Here's the second part of my posts about what not to give to teachers and why!
5. Artwork created by your child.
I don't mind if the child decides to give their hand made artwork. But as a parent- the teacher does not want your child's art work if *you* chose to give it to them. He or she is NOT your child's aunt or uncle or grandparent. What do you think the teacher is going to do with the collage? Stick it on their fridge?
6. Something that is just going to gather dust.
Is it something that you feel the teacher likes? Is it useable all year round, or really really awesome and seasonal?Do you mind if she uses it once this Christmas, and then gives it away? Or if the ornament is given to her child? If so, great! Carry on! If not... why are you giving it?
Bear with me!!
I'm NOT saying 'do not get him or her chocolate'. I love chocolate. Most people love chocolate. But if you're going for something unique, chocolate is not the way to go. It is fairly generic. (but tasty and generic!). Also your child's teacher will get about 10 boxes of it or more. Be aware also that many teachers are on diets, or are concerned about their weight. This may mean your chocolate is not eaten for a year (as she's rationing it out) like my mother does, or, it might be given away. Make sure that he or she doesn't have diabetes, and isn't allergic to nuts or other ingredients like that. But it will almost always be appreciated anyway, and as generic, default gifts go, it's one of the best. :)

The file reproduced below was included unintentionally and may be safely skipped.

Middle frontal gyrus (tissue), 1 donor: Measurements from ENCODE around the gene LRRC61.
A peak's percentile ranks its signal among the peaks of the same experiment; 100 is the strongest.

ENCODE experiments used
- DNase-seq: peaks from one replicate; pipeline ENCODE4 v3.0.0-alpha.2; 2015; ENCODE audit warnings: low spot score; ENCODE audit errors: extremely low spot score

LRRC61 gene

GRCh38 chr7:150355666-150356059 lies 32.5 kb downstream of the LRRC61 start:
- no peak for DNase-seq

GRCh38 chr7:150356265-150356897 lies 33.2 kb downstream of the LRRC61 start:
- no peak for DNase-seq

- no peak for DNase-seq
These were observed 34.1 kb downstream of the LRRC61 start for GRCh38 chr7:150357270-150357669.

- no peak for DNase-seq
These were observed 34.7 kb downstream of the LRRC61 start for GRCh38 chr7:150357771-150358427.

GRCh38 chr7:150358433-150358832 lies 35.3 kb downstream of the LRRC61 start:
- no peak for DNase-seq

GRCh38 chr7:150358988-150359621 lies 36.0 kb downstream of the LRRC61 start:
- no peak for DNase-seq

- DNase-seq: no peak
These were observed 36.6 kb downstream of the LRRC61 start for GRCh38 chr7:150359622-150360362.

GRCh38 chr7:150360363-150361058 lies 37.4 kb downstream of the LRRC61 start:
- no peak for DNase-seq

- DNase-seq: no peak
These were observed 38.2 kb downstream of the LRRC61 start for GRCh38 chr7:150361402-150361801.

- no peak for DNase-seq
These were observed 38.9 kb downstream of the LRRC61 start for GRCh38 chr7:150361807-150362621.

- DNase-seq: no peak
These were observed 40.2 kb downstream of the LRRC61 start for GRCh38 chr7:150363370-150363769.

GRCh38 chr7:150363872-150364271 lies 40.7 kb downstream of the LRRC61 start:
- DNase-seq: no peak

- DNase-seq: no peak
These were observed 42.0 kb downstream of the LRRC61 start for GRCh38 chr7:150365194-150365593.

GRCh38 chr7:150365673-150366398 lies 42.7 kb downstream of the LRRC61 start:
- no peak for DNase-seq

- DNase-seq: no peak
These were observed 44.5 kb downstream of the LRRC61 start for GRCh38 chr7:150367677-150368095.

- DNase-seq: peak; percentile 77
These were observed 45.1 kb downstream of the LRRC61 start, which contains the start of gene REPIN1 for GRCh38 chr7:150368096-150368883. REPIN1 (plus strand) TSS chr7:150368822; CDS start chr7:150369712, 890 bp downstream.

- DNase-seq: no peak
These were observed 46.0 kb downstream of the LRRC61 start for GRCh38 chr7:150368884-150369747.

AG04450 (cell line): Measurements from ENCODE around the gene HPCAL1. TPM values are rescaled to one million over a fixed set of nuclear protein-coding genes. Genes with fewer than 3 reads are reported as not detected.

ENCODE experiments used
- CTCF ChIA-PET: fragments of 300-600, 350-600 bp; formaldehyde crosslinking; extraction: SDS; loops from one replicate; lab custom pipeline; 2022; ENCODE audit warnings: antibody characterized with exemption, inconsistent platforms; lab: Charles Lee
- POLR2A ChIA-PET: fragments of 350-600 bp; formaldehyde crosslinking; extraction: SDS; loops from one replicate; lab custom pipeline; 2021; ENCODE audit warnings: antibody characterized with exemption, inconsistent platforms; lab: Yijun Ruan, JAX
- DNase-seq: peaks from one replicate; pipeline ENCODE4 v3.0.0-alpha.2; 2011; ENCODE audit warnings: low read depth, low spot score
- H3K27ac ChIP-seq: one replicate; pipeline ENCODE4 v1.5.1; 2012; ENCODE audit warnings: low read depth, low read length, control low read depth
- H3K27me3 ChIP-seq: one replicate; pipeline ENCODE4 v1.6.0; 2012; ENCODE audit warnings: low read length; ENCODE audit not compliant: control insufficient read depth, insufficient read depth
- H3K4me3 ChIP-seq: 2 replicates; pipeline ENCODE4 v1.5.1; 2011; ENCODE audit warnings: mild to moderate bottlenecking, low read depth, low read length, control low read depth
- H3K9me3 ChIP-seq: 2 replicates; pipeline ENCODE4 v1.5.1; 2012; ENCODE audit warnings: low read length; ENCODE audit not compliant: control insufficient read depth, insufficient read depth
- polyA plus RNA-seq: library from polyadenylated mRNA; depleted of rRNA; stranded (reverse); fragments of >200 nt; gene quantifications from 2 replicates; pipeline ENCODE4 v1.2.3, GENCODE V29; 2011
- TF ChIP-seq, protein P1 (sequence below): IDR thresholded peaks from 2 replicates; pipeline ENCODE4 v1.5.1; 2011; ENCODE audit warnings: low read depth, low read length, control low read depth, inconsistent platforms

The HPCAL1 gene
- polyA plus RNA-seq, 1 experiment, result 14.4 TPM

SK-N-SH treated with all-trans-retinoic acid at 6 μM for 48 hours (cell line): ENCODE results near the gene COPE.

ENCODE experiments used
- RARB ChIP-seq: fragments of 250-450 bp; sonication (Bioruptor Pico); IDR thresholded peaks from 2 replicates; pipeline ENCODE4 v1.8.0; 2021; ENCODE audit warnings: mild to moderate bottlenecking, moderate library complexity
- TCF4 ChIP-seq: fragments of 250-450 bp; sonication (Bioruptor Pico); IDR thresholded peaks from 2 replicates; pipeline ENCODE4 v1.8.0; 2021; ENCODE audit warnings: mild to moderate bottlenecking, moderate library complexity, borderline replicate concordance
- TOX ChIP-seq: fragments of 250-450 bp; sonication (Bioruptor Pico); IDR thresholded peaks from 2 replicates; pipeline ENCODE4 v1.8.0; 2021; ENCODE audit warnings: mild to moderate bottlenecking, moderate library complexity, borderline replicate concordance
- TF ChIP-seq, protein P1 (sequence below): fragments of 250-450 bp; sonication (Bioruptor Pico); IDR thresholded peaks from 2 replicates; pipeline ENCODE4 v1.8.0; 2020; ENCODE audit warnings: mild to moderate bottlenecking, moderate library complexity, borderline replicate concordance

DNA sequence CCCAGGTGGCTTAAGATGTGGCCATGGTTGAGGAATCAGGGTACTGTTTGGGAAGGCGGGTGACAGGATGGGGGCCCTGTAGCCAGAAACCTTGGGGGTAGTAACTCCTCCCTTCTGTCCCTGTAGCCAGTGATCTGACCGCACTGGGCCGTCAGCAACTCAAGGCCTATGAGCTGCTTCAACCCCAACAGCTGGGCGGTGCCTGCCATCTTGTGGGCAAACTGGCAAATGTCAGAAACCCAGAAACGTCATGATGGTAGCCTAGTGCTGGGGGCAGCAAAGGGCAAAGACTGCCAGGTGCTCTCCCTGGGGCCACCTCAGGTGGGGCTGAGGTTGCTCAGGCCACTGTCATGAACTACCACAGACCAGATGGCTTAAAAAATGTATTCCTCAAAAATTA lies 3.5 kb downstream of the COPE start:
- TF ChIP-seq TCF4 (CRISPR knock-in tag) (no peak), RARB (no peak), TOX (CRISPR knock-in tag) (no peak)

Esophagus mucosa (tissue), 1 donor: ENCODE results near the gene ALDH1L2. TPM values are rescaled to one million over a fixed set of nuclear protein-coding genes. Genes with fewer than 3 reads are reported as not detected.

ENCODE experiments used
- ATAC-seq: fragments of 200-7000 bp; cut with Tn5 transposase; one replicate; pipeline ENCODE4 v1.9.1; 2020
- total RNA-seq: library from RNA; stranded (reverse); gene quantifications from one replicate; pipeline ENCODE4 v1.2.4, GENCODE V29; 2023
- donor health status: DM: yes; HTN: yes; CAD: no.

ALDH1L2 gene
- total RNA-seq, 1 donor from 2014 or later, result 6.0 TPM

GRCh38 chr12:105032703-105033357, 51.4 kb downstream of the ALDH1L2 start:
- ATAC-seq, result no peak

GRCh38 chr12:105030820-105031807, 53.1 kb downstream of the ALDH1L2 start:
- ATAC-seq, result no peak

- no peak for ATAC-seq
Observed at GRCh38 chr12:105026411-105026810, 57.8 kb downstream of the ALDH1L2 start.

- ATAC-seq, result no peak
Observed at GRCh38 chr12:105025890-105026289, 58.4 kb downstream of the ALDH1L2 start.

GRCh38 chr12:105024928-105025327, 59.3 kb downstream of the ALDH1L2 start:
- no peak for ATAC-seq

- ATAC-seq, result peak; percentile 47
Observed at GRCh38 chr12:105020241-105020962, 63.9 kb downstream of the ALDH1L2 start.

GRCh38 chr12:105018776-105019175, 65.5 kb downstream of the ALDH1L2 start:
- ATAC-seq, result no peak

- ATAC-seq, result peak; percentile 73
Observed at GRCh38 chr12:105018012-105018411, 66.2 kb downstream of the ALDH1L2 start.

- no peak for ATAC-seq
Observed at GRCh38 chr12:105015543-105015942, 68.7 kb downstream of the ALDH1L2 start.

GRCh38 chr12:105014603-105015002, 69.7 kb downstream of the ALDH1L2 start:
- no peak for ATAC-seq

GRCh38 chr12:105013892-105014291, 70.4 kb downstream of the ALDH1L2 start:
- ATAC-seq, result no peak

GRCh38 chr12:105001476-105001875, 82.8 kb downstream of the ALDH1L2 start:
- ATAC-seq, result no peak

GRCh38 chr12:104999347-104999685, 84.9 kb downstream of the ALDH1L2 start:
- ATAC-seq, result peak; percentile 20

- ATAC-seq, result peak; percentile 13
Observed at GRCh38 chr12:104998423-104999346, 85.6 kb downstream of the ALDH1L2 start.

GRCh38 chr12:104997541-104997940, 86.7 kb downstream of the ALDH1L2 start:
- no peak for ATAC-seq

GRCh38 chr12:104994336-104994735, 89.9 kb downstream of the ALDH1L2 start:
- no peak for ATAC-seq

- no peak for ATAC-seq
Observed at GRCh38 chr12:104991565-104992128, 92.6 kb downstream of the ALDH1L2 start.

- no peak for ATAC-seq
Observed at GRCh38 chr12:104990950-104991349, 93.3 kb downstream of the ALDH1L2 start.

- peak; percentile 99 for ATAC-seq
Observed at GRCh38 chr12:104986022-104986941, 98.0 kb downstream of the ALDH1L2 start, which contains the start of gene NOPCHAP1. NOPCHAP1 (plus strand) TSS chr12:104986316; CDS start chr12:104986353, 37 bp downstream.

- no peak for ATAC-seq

8. BAD chocolate
This one isn't excusable!
Really cheap, gross tasting chocolate. It will not be eaten at all, and you have wasted your money and just made yourself look cheap and without taste, without care for the teacher. That said, no one is expecting $30 truffles. There is usually plenty of cheap, TASTY chocolate for sale in supermarkets. Even in GoLo there is quite nice chocolate for a lot less than usual.
9. Are you from a trustworthy family? If so, skip this part!
Home made food.
This is a touchy area. I LOVE home made food. Biscuits, cakes, awesome!
But ... foods that the *kids* made are often looked at with scepticism. Or foods made in dodgy households. My mother came home with cupcakes and said "Don't worry, they're safe, [student teacher] made them!". I've heard many teachers say that they don't eat food given to them by students or their parents, but I also know of many teachers who do, and love it. Mum often gets given sushi, or spring rolls, or cold rolls, or cakes, biscuits, etc, and if it's from a trustworthy family, she'll eat it.
Of course no one reading this will admit or realise they're from a dodgy family, so I guess, just try to present it so it looks nice, not mashed up or in a gladwrap ball, and is covered, and don't let the kids do it all themselves! And make sure hands are washed, pleeeaaaase.
More posts to come!
Disclaimer: Teachers like the sentiment, no matter what it is. This is simply supposed to be a guide about how to improve the gift giving for the teacher's end of it.
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